I also remember a Wired 'comic' many years ago, children playing supposedly a 'virtual game', while they actually controlled predator drones for real. Fiction and reality have their ways, indeed.
+Ben McIlwain It's a field of applied game mechanics. I like gamification because that's what you're doing. You are gamifying something that wasn't a game but is at least in part an engaging game when you are done.

But then I come from a country where doing the luxing is using an electrolux vaccuum cleaner to clean your carpet, twinking is using a type of white out called twink to correct the mistakes you make in pen, and a cellular phone is called a mobile because you take it with you.

So I may be nationally biased towards calling something for what it does or is.
wow, thank you for post! i have long been trying to articulate how i felt very similarly... that points or badges or even "fame" does not motivate play. challenge and problem-solving and flexing the brain muscle, if you will, are bigger motivators. as is just plain fun and challenging randomness. otherwise, how could you explain so many people playing solitaire with no log of the results, or doing crossword puzzles, etc.
+Tim O'Reilly I think that the real discussion should not be about "gamification" of non-game-orientated applications, but rather about "real-world-problem-solvification" of actual proper games...
We were working with "gamification" principles at DEC Ed Services in the early 80s, and I was talking to @seriosity on Twitter about this, and he/they (shared account) was saying, "Yup, same stuff, old wine in new skins."

Educational games have been working the same principles for a long time, and business has the motivation to throw money to refine this now, and social games and the Internet spread them around wider. It's fun to watch, but it does have that tulip frenzy thing going on.

Gamification is something you want to be careful of, if you're buying a consultant. It's easy to slap badges on (the shallow end) and hard to understand human motivations and (gasp) fun. I'd look for real psych/soc/edu background and some serious game expertise.

Yes, "serious game" is a field of game development, not an oxymoron! It's part of what we in educational gaming and games-for-health and sales motivational systems -- pre-"gamification" gaming -- have done for 30 years or so. Apparently we needed rebranding. Moo-ooo. Cow-click me, baby!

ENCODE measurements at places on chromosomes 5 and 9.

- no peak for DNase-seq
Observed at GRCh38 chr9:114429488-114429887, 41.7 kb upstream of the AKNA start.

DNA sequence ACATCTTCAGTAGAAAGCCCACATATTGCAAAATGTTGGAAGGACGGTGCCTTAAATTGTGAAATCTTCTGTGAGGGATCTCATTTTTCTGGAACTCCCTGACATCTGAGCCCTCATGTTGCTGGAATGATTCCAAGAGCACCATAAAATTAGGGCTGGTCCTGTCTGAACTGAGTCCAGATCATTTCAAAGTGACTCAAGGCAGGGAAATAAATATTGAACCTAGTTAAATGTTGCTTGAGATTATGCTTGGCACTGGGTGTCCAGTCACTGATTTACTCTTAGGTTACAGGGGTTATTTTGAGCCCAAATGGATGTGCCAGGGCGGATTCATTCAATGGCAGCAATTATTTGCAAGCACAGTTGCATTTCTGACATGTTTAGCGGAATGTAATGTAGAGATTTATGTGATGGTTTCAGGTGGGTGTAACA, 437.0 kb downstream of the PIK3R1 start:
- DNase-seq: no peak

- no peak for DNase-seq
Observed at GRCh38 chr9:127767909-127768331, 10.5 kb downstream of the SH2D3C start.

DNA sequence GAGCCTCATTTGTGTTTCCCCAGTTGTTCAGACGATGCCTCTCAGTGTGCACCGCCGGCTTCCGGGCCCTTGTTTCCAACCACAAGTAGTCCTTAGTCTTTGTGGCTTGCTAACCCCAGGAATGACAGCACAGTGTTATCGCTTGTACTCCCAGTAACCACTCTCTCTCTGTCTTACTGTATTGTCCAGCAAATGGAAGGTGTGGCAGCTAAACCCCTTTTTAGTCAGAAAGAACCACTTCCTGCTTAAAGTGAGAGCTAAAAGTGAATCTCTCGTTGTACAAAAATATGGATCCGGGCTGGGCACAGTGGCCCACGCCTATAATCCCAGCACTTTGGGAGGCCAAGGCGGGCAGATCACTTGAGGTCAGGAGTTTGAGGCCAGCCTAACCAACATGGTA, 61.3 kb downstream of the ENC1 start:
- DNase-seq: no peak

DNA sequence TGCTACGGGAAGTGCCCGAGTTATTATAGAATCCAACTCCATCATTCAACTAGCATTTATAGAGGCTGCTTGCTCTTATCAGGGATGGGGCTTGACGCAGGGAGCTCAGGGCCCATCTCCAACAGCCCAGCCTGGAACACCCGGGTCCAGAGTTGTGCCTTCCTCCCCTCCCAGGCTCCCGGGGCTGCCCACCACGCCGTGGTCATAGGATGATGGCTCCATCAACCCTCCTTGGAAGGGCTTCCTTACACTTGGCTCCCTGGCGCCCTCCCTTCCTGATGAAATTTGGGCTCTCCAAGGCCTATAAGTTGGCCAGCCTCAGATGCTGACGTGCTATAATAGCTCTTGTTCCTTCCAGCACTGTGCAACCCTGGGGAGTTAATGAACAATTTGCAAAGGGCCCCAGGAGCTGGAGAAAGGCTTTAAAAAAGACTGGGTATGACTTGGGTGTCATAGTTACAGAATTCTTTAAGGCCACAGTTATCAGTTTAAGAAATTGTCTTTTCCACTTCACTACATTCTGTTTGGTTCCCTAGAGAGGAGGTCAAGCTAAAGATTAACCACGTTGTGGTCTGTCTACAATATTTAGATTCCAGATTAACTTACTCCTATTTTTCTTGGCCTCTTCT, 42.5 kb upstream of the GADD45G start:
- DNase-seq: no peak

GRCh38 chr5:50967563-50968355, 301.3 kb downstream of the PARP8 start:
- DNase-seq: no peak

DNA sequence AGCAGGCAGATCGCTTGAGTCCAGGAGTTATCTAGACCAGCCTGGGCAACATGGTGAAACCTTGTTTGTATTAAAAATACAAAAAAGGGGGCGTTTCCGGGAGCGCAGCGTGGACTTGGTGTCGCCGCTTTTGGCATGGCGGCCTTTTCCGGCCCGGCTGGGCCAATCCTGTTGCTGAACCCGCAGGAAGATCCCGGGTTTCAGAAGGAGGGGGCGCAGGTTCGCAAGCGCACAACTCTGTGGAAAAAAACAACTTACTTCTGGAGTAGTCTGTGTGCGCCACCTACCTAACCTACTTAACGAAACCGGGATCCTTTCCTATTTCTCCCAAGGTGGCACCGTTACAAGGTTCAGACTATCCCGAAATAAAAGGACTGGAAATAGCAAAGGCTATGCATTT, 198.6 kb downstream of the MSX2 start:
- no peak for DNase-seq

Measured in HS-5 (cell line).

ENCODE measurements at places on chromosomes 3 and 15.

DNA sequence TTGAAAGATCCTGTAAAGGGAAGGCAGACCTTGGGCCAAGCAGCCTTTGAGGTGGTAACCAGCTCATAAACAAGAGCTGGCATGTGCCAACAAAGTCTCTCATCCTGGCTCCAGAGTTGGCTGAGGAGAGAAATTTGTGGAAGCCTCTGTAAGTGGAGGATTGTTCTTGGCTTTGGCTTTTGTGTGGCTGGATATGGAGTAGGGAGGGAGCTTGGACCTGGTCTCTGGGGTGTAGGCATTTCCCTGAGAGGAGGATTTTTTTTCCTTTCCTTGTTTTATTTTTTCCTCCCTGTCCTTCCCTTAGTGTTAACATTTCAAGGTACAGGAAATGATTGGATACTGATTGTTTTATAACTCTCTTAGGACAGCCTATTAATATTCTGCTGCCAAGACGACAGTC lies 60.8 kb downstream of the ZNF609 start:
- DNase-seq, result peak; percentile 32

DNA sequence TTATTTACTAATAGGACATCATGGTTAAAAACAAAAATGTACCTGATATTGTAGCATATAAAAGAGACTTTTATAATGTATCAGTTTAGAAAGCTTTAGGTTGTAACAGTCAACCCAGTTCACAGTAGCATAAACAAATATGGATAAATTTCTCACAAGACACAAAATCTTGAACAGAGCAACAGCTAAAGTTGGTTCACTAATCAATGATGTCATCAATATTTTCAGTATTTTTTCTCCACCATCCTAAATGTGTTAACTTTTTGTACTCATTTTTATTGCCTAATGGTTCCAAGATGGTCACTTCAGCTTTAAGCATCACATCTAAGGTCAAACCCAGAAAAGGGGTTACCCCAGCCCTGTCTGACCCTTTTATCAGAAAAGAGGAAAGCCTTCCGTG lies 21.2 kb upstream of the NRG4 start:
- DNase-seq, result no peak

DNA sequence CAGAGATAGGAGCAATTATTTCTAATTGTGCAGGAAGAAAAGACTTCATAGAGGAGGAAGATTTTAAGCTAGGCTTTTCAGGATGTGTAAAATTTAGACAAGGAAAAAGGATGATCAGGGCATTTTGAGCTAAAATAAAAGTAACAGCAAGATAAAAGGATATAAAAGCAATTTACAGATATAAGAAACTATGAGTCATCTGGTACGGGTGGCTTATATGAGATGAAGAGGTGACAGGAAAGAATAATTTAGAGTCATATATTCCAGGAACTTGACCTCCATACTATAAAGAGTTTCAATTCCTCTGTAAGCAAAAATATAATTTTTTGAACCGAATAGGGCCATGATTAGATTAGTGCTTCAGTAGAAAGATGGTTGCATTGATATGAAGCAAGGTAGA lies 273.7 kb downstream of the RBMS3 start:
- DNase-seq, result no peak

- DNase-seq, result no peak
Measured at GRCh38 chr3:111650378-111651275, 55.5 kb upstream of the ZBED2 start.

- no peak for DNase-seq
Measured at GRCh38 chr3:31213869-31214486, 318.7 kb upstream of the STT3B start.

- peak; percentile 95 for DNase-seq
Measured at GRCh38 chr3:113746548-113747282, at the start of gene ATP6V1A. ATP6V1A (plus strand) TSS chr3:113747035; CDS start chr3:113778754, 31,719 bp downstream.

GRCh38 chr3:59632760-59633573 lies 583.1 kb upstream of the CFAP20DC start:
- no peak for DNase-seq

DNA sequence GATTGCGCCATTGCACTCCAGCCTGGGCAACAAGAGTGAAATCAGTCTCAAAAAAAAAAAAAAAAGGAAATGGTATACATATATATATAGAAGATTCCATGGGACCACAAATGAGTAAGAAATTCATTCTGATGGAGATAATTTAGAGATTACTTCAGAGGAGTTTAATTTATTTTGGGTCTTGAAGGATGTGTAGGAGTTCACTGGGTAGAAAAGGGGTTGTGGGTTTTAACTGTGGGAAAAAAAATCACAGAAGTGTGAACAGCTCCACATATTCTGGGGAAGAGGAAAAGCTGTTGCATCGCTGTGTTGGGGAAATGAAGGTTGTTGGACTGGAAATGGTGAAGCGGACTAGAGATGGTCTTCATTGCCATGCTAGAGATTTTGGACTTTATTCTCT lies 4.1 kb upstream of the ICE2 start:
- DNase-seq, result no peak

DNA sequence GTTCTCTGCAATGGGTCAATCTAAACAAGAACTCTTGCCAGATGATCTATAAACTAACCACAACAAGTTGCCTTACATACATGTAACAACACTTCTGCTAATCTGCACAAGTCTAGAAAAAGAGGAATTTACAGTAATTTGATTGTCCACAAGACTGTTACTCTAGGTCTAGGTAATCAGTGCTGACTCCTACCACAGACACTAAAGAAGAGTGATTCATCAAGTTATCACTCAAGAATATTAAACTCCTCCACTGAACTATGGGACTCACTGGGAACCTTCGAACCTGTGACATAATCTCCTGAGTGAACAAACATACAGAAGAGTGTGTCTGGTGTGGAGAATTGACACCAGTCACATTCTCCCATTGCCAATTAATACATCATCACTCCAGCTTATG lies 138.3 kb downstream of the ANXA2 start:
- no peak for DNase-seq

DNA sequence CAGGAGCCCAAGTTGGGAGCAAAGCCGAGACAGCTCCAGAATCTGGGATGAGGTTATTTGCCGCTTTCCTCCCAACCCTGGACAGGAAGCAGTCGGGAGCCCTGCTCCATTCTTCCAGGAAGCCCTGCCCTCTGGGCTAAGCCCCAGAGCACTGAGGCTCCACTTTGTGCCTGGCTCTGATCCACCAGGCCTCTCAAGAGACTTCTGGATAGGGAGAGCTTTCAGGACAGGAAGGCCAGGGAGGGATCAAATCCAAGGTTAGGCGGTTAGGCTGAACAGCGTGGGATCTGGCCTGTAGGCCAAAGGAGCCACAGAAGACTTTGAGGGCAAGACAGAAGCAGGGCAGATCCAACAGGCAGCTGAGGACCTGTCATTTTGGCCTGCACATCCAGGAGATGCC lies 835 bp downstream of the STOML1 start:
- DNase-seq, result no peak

I've been struggling with this for years. The problem with "educational" games is mainly that they're neither instructive nor fun. People try too hard to make the objective of the game seem educational to non-players (Math Blasters) or they wedge their lesson plan into some existing game structure (Let's play pre-med vocabulary Jeopardy!) and the whole thing ends up being nether fun nor educational.

My current favorite educational game? Lego Star Wars. It teaches problem solving and cooperation, and players can be almost any age without needing any reading skills. It's not marketed as an educational game because we've already learned that educational games aren't fun.
I installed FoldIt yesterday to evaluate its "gamification" features. Three observations:

The FoldIt UI does not support non-scientific users in any "deep end" understanding of the importance of what they are working on. While the game controls do let non-scientific users "play at the shallow end," this is really a redesigned research tool for the social generation.

It may be mis-characterized as a "game." It's more a collaboration environment. What makes it a serious research tool are the (game-like) 3D visualization tools and the collaborative IM chat that's built into the platform. While there is a chance non-scientists may arbitrarily help achieve results by splashing around at the shallow end, I believe most of the success will still come from enabling serious scientists to work together more productively.